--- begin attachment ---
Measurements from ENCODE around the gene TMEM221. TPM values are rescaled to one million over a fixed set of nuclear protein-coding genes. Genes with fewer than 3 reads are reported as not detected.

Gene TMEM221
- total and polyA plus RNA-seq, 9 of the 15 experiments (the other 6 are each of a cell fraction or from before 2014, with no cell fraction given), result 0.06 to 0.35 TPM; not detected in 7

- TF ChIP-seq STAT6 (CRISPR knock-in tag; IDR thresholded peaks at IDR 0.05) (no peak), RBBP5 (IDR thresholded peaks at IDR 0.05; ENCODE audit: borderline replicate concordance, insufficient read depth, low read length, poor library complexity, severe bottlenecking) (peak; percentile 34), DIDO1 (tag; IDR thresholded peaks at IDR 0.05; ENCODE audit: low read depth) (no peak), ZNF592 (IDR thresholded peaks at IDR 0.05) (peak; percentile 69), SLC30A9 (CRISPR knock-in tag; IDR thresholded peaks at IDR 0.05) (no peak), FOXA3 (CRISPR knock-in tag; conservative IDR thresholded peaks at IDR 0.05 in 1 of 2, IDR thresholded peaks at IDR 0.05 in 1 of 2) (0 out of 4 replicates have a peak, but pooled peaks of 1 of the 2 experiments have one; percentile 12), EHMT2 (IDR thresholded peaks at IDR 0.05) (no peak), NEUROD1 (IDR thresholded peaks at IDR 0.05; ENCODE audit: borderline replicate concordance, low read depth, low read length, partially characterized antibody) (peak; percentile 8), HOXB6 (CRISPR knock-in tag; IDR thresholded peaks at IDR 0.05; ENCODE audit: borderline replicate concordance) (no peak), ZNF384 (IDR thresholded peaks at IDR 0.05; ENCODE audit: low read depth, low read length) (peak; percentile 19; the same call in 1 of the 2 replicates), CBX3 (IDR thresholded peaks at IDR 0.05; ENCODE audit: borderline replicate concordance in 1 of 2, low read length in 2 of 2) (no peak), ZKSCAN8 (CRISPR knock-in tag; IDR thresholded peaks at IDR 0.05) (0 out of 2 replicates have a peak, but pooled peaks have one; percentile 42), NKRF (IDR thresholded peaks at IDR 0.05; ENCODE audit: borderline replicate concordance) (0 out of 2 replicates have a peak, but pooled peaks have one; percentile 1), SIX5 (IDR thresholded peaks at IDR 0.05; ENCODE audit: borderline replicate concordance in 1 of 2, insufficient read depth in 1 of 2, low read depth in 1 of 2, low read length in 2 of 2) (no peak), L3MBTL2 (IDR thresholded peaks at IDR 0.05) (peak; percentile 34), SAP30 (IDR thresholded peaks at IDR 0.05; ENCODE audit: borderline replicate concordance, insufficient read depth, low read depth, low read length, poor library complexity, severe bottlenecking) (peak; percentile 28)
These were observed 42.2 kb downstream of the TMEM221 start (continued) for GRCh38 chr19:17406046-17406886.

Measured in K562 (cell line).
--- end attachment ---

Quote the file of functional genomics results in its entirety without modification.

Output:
Measurements from ENCODE around the gene TMEM221. TPM values are rescaled to one million over a fixed set of nuclear protein-coding genes. Genes with fewer than 3 reads are reported as not detected.

Gene TMEM221
- total and polyA plus RNA-seq, 9 of the 15 experiments (the other 6 are each of a cell fraction or from before 2014, with no cell fraction given), result 0.06 to 0.35 TPM; not detected in 7

- TF ChIP-seq STAT6 (CRISPR knock-in tag; IDR thresholded peaks at IDR 0.05) (no peak), RBBP5 (IDR thresholded peaks at IDR 0.05; ENCODE audit: borderline replicate concordance, insufficient read depth, low read length, poor library complexity, severe bottlenecking) (peak; percentile 34), DIDO1 (tag; IDR thresholded peaks at IDR 0.05; ENCODE audit: low read depth) (no peak), ZNF592 (IDR thresholded peaks at IDR 0.05) (peak; percentile 69), SLC30A9 (CRISPR knock-in tag; IDR thresholded peaks at IDR 0.05) (no peak), FOXA3 (CRISPR knock-in tag; conservative IDR thresholded peaks at IDR 0.05 in 1 of 2, IDR thresholded peaks at IDR 0.05 in 1 of 2) (0 out of 4 replicates have a peak, but pooled peaks of 1 of the 2 experiments have one; percentile 12), EHMT2 (IDR thresholded peaks at IDR 0.05) (no peak), NEUROD1 (IDR thresholded peaks at IDR 0.05; ENCODE audit: borderline replicate concordance, low read depth, low read length, partially characterized antibody) (peak; percentile 8), HOXB6 (CRISPR knock-in tag; IDR thresholded peaks at IDR 0.05; ENCODE audit: borderline replicate concordance) (no peak), ZNF384 (IDR thresholded peaks at IDR 0.05; ENCODE audit: low read depth, low read length) (peak; percentile 19; the same call in 1 of the 2 replicates), CBX3 (IDR thresholded peaks at IDR 0.05; ENCODE audit: borderline replicate concordance in 1 of 2, low read length in 2 of 2) (no peak), ZKSCAN8 (CRISPR knock-in tag; IDR thresholded peaks at IDR 0.05) (0 out of 2 replicates have a peak, but pooled peaks have one; percentile 42), NKRF (IDR thresholded peaks at IDR 0.05; ENCODE audit: borderline replicate concordance) (0 out of 2 replicates have a peak, but pooled peaks have one; percentile 1), SIX5 (IDR thresholded peaks at IDR 0.05; ENCODE audit: borderline replicate concordance in 1 of 2, insufficient read depth in 1 of 2, low read depth in 1 of 2, low read length in 2 of 2) (no peak), L3MBTL2 (IDR thresholded peaks at IDR 0.05) (peak; percentile 34), SAP30 (IDR thresholded peaks at IDR 0.05; ENCODE audit: borderline replicate concordance, insufficient read depth, low read depth, low read length, poor library complexity, severe bottlenecking) (peak; percentile 28)
These were observed 42.2 kb downstream of the TMEM221 start (continued) for GRCh38 chr19:17406046-17406886.

Measured in K562 (cell line).